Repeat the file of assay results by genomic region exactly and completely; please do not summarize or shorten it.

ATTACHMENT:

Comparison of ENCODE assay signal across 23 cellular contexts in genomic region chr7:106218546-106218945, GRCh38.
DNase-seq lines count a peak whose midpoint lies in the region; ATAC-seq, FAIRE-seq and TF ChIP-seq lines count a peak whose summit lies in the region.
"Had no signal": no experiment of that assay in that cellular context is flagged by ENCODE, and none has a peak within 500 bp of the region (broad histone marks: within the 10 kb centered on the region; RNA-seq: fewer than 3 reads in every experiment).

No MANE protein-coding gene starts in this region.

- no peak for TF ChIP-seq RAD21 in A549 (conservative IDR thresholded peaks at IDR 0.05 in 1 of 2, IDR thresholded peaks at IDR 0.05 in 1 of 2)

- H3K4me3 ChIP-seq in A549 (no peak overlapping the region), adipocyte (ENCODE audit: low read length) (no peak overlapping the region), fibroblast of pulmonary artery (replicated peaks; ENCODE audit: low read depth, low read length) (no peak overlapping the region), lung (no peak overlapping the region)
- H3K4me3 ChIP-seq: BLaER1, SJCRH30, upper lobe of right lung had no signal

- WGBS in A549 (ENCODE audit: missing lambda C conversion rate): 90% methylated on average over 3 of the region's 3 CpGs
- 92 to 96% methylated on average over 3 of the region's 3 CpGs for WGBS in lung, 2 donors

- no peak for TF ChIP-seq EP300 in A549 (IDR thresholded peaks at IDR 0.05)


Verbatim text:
Comparison of ENCODE assay signal across 23 cellular contexts in genomic region chr7:106218546-106218945, GRCh38.
DNase-seq lines count a peak whose midpoint lies in the region; ATAC-seq, FAIRE-seq and TF ChIP-seq lines count a peak whose summit lies in the region.
"Had no signal": no experiment of that assay in that cellular context is flagged by ENCODE, and none has a peak within 500 bp of the region (broad histone marks: within the 10 kb centered on the region; RNA-seq: fewer than 3 reads in every experiment).

No MANE protein-coding gene starts in this region.

- no peak for TF ChIP-seq RAD21 in A549 (conservative IDR thresholded peaks at IDR 0.05 in 1 of 2, IDR thresholded peaks at IDR 0.05 in 1 of 2)

- H3K4me3 ChIP-seq in A549 (no peak overlapping the region), adipocyte (ENCODE audit: low read length) (no peak overlapping the region), fibroblast of pulmonary artery (replicated peaks; ENCODE audit: low read depth, low read length) (no peak overlapping the region), lung (no peak overlapping the region)
- H3K4me3 ChIP-seq: BLaER1, SJCRH30, upper lobe of right lung had no signal

- WGBS in A549 (ENCODE audit: missing lambda C conversion rate): 90% methylated on average over 3 of the region's 3 CpGs
- 92 to 96% methylated on average over 3 of the region's 3 CpGs for WGBS in lung, 2 donors

- no peak for TF ChIP-seq EP300 in A549 (IDR thresholded peaks at IDR 0.05)